Note – This post about love discusses a part of my mental health story from 2018 to 2020 and may trigger unwanted thoughts or emotions in those that have suffered traumas. This post is part of a story told chronologically.
Before writing this story, I reviewed my journal entries, therapy notes, and doctor notes. Tears brimmed occasionally as I remembered the raw and visceral emotions I had experienced on a roller-coaster ride that lasted about three years. When I recalled that my grandfather, a WWII veteran, had PTSD and suffered through many night terrors, I choked up.
I listened to radio stations on shuffle when I wrote. When the Red dirt song about a friend dying in a car crash came on, or when the Red dirt song about guns and suicide came on, or when the Christian song titled Cornerstone came on, emotion instantly overwhelmed me.
The tears flowed not from dread or terror; instead, they came from thanksgiving for surviving. I felt guttural compassion for sufferers of mental illness. I walked through the land of the dead and returned to the land of the living. Yes!
The brain fog burned off more quickly and didn’t return. Like the radio dial tuned to the correct frequency, pleasant, normal thoughts flowed clearly rather than evil, abnormal thoughts occupying my mind as static.
I recalled several positive memories. Singing Johnny Cash songs while driving pushed aside the terrible voices. New friends entered my life and helped me along the journey. Joy flowed when talking with Courtney or Robyn about the Cornerstone book.
My dog was a gift. For months I planned to adopt a golden retriever from a rescue organization, but none were the right fit. Days after I deposited money for a puppy from a breeder, I spoke to the car advisor while my truck was in service. I told her my story. She then made a call and told me her friend trained service dogs for veterans. I adopted Finley from his organization when he was three months old.
I don’t know if doing anything differently would have sped up the healing. Maybe if I trusted more, I thought, or prayed more, hoped more, opened up more, surrendered more, rested more, or admitted myself to a mental hospital, would I have shortened the healing process. I don’t know. The healing was probably going to take time regardless, and I had to endure and pass through it.
The duration was the toughest part. There were intense moments during these three years of wild ups and downs, in times of mania and depression, of mystical highs and deep lows, and of full communion and vast loneliness. It seemed everything came up at once. I thanked God for the strength He gave me to endure.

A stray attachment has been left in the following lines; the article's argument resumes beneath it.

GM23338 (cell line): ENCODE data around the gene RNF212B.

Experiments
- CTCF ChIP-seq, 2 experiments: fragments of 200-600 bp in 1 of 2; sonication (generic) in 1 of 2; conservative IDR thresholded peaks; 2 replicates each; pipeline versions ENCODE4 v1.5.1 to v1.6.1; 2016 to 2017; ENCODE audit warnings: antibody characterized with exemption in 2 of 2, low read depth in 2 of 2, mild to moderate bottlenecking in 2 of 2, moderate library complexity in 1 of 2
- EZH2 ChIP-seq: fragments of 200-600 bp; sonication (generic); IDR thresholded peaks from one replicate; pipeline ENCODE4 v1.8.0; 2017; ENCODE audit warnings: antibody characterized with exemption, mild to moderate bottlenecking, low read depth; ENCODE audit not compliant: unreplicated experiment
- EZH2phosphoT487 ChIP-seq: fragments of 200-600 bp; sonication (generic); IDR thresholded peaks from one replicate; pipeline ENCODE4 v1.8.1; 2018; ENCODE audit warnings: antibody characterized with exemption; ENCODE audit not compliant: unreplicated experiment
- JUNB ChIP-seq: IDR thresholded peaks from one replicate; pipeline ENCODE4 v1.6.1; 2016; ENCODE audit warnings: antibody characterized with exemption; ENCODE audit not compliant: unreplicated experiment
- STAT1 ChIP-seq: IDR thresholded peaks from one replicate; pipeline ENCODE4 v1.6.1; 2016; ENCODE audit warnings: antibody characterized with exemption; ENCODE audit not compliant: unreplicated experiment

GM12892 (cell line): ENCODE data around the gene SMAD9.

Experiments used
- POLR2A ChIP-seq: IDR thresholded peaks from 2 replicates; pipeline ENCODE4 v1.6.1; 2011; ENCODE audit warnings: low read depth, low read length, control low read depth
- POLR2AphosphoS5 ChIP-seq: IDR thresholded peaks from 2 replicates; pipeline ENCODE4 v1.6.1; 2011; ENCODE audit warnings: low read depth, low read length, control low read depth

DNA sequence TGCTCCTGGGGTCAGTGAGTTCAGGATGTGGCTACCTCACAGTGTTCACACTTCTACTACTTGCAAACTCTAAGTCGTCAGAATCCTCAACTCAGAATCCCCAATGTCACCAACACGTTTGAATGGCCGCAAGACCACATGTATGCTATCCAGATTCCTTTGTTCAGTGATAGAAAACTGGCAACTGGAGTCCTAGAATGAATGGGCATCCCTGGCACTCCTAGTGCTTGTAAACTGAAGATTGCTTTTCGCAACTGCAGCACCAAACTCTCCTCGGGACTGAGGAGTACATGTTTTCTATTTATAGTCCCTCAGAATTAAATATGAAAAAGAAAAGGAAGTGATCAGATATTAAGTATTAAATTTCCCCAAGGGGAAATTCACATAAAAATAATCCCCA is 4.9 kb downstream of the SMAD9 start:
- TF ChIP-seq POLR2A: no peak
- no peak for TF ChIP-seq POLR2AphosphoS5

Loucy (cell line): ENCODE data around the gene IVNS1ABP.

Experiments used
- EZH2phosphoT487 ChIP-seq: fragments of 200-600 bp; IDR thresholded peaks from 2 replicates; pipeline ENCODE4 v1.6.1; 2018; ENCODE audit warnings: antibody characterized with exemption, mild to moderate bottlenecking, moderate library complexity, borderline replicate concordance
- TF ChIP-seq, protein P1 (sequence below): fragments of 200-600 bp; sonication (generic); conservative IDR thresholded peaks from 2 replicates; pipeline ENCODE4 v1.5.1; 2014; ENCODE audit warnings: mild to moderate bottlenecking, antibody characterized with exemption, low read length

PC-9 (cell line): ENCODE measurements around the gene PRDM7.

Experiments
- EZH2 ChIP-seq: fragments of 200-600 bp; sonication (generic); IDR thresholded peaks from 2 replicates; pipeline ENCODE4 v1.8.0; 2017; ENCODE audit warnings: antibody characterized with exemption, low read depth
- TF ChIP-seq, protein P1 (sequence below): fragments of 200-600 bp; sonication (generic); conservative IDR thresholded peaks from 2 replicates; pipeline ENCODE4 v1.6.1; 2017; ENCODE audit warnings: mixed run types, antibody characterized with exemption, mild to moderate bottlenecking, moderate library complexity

During many moments when I was alone, I didn’t know if I would survive. Thoughts came in waves telling me to end the pain. It was tempting at times, but then I’d remember a word or phrase from Scripture, a positive memory with friends or family, or one of the mystical experiences when I had intimately received God’s protection and love. I often went to my room, closed my door, and sat on the floor. I stared at the crucifix, or looked at pictures of family, or looked at the drawing of a golden retriever puppy Padre had drawn for me.
I also looked at an animal cutout of a dinosaur. A Reality Ministries’ participant gave it to me during a Friday around Valentine’s Day. Like most participants, he had a developmental disability, and his thoughts often got caught in a loop. He spoke a word or sentence, then repeated it several times, until the loop broke.
He often looked at me and said in a thick, southern accent, “You alright? You look gargeous, darlin’. You my cousin, no, you my brother.” I wasn’t alright, but in those moments I was one with so many in that community. As he and I grabbed crayons, he picked red and began to color outside the lines of his dinosaur. I jokingly said he was coloring outside the lines, and he replied, “That’s alright, darlin’. This dinosaur needs surgery, he needs bad surgery.” He quickly colored the dinosaur, stopped, and handed it to me, and said, “It’s for you, darlin’.”